In the year that marked the 40th anniversary of Queen Elizabeth’s Coronation, this film portrays all the pomp and grandure that surrounds the monarchy, including footage of Queen Elizabeth II’s 1953 coronation, behind the scenes preparations for a 41 gun salute in Hyde Park, and an interview with the flagman who hoists the Royal Standard at the precise moment the Queen enters the palace. While this is not the most comprehensive video on the Queen it focuses on many of the traditions surrounding the monarchy. Includes segments titled The Trial of the Pyx, Swan Upping, Lord Lieutenants, The Royal Standard, The Royal Maundy Service, Colour Drills, The Royal Company of Archers and more.
From the dawn of civilization to the 20th century, A History of Britain re-animates familiar tales and illuminates overlooked aspects of England’s past. Hosted by Simon Schama, this series discards timelines and tiresome lineages for a lively look at the personalities and cultures that infuse British history. Epic themes and towering figures that transformed an island “at the edge of the world” into the greatest empire on earth. Episode 11 The Wrong Empire-Discovering how the expansion of imperialism was built on the Empire’s slave trade and relied on the subjugation of native peoples to enrich the mother country, despite Britons’ natural distrust of large armies and all powerful governments.
This series explores famous battles. Each program takes an important battle telling its story and posing a puzzling central question about the battle that recent scientific research is helping to illuminate a contemporary journey of discovery and a compelling story from the past. Battlefield Detectives redefines the military documentary by utilizing every possible technique demonstrations, reenactments, advanced forensic and historical analysis, and more to clarify battles from the legendary to the obscure. Episode 7 Agincourt’s Dark Secrets – Medieval warfare specialists investigate how terrain affected the way the 15th century Battle of Agincourt was waged, what the rare battlefield artifacts tell us, and just what happens when an English bodkin point meets French armor.
Egypt is the title of a BBC television drama serial about various archaeological discoveries taking place in that country’s history, with the occasional “flashback” scene involving actors portraying the ancient Egyptians themselves. Episode 2 The Curse of Tutankhamun – In 1922 Carter goes to the Egyptian Antiquities Service in Cairo to announce his discovery but disagrees with Director Pierre Lacau over the clearance and cataloguing of the contents. In 1932 with his work complete Carter leaves the tomb for the last time and hands the key to Lacau.
Series detailing the lives of 12 significant English rulers between 1066 and the present day. Dr. Nigel Spivey takes the viewer through the ages, describing the political intrigue, lust, battles and bloodshed that make up the histories of a millennium of monarchs. In a thousand years, the British monarchy has evolved from divinely appointed warrior kings to benign political figureheads. At the scenes of the decisive moments in British history, accompanied by dramatic reconstructions, he pieces together the incidents, battles and motivations that shaped our lives. Episode 8 Charles the First, 1625 – 1644 – The life and reign of Charles I, whose execution in 1649 on charges of high treason represented a turning point in British history. Aloof and inept, Charles I sealed his own fate by attempting to enforce religious conformity across England and Scotland. His introduction of a highly contentious prayer book led to all out war, dividing king and parliament and paving the way for a military coup.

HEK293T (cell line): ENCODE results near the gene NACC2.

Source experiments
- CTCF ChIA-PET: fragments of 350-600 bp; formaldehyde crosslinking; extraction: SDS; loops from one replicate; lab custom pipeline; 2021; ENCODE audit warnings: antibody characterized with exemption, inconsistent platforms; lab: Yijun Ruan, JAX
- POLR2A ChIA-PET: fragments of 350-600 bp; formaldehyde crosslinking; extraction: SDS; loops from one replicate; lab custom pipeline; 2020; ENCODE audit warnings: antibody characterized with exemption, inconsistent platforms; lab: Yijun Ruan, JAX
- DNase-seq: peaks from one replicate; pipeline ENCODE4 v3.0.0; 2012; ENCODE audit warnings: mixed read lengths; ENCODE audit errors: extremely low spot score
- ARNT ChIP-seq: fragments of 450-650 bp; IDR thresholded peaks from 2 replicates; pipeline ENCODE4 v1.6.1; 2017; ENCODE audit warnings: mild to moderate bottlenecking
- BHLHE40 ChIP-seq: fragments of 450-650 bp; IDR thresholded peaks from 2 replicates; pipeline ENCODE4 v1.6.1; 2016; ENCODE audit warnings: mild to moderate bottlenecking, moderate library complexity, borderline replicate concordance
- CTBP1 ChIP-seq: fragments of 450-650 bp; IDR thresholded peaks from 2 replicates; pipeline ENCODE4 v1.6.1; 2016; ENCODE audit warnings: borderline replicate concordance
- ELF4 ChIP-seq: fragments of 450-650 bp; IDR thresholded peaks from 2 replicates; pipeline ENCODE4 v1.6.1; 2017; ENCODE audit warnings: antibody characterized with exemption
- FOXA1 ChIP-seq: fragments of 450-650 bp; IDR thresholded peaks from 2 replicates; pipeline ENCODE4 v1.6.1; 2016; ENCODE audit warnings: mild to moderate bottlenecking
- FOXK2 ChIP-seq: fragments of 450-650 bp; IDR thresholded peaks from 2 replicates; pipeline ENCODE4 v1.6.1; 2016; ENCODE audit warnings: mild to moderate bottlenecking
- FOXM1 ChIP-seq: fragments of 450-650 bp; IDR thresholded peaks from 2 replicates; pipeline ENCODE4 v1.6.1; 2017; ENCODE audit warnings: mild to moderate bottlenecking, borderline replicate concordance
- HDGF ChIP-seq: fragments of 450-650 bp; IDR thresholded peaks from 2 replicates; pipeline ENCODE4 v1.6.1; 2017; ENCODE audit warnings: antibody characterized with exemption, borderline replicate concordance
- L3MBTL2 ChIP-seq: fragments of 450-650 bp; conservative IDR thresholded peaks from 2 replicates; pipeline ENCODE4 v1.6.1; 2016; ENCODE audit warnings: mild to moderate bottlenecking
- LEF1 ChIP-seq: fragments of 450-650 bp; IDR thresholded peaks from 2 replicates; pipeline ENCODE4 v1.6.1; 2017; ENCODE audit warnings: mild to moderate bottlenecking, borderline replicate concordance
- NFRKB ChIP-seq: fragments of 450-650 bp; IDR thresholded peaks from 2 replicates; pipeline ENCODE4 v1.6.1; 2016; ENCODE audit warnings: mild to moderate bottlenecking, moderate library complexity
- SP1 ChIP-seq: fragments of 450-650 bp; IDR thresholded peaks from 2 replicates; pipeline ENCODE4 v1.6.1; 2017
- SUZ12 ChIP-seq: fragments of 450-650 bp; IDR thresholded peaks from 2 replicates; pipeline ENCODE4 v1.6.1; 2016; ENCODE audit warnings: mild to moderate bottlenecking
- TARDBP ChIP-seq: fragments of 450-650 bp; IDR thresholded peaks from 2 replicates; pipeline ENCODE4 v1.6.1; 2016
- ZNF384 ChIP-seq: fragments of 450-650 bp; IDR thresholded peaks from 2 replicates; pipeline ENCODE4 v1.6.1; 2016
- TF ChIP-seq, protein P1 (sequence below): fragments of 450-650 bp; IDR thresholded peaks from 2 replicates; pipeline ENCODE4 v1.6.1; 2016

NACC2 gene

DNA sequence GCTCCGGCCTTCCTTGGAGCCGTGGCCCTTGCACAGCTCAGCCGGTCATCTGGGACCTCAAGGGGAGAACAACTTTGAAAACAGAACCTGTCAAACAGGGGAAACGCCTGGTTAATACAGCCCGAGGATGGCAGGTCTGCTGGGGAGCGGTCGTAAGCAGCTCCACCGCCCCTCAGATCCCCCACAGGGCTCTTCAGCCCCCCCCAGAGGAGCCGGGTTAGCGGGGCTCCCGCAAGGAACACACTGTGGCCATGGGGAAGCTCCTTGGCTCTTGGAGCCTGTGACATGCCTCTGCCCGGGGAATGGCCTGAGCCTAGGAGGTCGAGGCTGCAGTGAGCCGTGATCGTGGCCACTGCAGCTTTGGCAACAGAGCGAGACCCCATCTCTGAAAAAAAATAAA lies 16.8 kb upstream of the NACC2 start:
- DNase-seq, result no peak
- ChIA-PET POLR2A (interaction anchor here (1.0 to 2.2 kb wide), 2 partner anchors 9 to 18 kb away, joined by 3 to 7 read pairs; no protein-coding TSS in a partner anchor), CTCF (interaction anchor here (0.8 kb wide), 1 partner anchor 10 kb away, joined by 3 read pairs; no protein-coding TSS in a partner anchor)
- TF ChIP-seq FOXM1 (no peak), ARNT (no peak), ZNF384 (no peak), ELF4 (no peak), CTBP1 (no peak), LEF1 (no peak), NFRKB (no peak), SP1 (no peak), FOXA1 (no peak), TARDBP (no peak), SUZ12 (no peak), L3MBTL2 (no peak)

On April 2nd 1982 Argentina invaded the Falkland Islands, in the South Atlantic, 8,000 miles from the UK. Prime Minister Margaret Thatcher decided to send a naval taskforce to liberate the islands. In this programme, senior officers who served in the campaign, among them Major-General Julian Thompson, reveal how appalling weather, overstretched British air defences, poor communications and even incompetence sometimes stacked the odds heavily against the British. Veterans of some of the bloodiest battles talk us through the fighting. Their personal accounts reveal how professionalism and sheer courage overcame these problems. By explaining the hair raising realities of individual battles, this programme sheds new light on a decisive and historic British victory.
This documentary tour de force on the world’s greatest battles and the fearless men who won them. The Conquerors examines 12 legendary figures that altered the course of history through military brilliance and sheer willpower. Diary entries, interviews with scholars and heart-stopping reenactments examine the strategies, weapons of conquest and the significance of each engagement in the annals of history. Hosted by decorated war veteran Captain Dale Dye. Episode Cromwell Conqueror of Ireland – Cromwell’s influence as a military commander and politician during the English Civil War dramatically altered the landscape of the British Isles. The massacre of nearly 3,500 people in Drogheda including civilians, prisoners, and Catholic priests has fuelled Irish-English strife for over three centuries. The Conquerors reveals why Cromwell felt justified in ordering the massacre and details the cunning precision and military mastery who effectively brought Ireland to its knees.